Tuesday, 23 November 2010

Chapter Twenty-Six

She was searching, seeking, but there was no meaning in this world.  Seeking truth meant discovering madness, chaos.  If there was a divine world beyond what she could see, then it was a world of chaos, in which there was no use for compassion or an understanding of human suffering.  Celia wanted to bear her frailty with pride to that world, and to Louise, but she knew it would crush her.  How was she any different from the women that came before her?  Alice Gray, the women before that, all the way back to the first.  Eve; tempted by a fucking apple.  She laughed and closed her eyes. 
     When she thought about any of it; her life, her failings, she was overcome with anger, overcome with hatred.  These demons, or whatever they were, they wanted to take away any hope she might dig up from the cold, bitter ground.  They wanted to ruin her completely.  And wasn’t that what she herself wanted?  To be damned.  To be enlightened.  To be anything but what she was; weak and afraid, hurting like a scared, confused child. 
     Why seek, why search?  There were no answers to be found, especially when she could barely define the questions.  Was it easier for other people, or were they just better at hiding from themselves?  Perhaps they were cruel.  Perhaps cruelty was the only salvation, the only truth to be found.  She saw it on the news every day.  She saw it in her life.  She felt it in her mind and she wanted to know it in her heart.
     Apart from death, it was the only protection she could think of.  Complete isolation.  Sacrificed to darkness.  Celia would do that if she could; give herself willingly to the demons, to the hatred, but only if there was no more pain, never any confusion.  Then she would waltz through what came like a stage-play, and treat it all as it really was – an illusion.
     Just take this away from me…and I’ll be whatever you want me to be.
     She thought about Ryan, wondering if he was dead or alive.  Had those things eaten him?  She laughed, sitting in the driver seat of her black Ford, staring through the windscreen up at the dark facade of Hades House Publishing.  She glanced at her watch.  .  She could only see two office lights glowing in the windows.  Paul had said to meet at Eight.  She wondered what she would learn from him, if he was still alive. 
     She thought about Ben Foster and the Iris Medical Institute.  Angel Wine.  She’d trusted Ben completely.  She loved him, the way he brought her out of herself.  And all the time he’d been the one behind it.  How could she trust when life gave her examples like that?  How could she trust anyone, even Louise?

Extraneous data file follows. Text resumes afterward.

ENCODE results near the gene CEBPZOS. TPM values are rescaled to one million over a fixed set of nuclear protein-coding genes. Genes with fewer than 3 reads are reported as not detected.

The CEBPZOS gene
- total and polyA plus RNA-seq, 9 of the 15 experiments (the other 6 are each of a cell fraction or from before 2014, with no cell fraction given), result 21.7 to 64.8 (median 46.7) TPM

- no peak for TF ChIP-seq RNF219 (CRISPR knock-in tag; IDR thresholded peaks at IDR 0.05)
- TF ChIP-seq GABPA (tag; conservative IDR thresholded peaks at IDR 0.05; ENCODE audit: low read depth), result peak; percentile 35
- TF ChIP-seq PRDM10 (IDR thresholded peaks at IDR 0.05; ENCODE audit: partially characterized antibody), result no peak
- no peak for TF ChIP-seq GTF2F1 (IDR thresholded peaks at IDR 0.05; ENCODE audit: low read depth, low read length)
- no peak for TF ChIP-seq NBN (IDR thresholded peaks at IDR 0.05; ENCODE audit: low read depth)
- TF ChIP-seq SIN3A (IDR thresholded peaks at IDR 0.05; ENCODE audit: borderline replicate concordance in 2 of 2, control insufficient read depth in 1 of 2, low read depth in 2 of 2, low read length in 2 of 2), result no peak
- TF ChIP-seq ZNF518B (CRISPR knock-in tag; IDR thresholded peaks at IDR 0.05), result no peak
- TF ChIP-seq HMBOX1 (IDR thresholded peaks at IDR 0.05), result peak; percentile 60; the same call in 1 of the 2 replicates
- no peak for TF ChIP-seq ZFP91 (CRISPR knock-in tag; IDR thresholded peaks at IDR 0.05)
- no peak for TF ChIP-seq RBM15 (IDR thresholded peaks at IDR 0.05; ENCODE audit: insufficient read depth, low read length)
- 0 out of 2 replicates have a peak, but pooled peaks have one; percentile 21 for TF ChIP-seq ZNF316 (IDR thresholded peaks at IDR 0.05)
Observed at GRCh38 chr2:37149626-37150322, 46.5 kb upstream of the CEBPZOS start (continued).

A ghost chasing ghosts…you’re disgusting…and you know it.
     Celia opened the driver-side window and lit another cigarette.  She reached into the bag and felt the cold steel of the gun again.  She should blow her brains all over the upholstery and end this nonsense – a click of the trigger, nothing more or less.  But she couldn’t.  Better the devil you know, right?  She laughed. 
     Her mobile phone rang.  She answered it.  “Yeah…?”
     “It’s me…”  There was a tremor in Louise’s voice that Celia didn’t recognise.
     “I’m sorry, Lou.”
     “You’re sorry…of course you’re sorry.”
     Celia inhaled sharply.  “What do you want me to say?”
     “Nothing.  Where are you?”
     She glanced up at the building.  “I’m outside Hades House Publishing.  I’m meeting Paul in an hour.  I’m not backing down on this.  I need to know.”
     There was silence on the line, then, “I’m coming to meet you.  I’ll be there in half an hour…”
     “Lou, no.  I need to do this on my own.”
     “No change there then, Cee.”
     Celia closed her eyes again.  “Lou, I don’t want to get you killed.”
     “I’m coming to meet you…I don’t care what you need right now.  Afterwards we’re getting on a plane to Paris.”
     “What?  What the hell are you talking about…?”
     “It’s not safe for you here and you know it.  It’s not safe for me either.  You said they wanted to kill me because of you.” 
     Louise sounded different and Celia felt a stab of panic.  “What’s happened, Lou?  Tell me what’s going on.”
     “Not over the phone.  Do you love me, baby girl?”
     Celia swallowed and tossed the cigarette from the window.  “Tell me what happened.”
     “Do you love me, baby girl?”
     “I do.”
     “So you’ve found the words…?”
     Celia felt tears in her eyes but she forced them back.  “I don’t need words.”
     For a moment there was silence on the line.  “I’ll meet you in half an hour.  You can prove it to me.”  Louise hung up. 
     Celia snapped the phone shut and pressed it to her mouth.  Something bad had happened. She could feel it.

On the Silent Gallery, Lillibeth was clothed in a long indigo gown.  She wore it for Namahey.  Indigo had always been his favourite colour.  She stood re-lighting the candles, thinking about her visit from the little ghost that found a way to escape her box.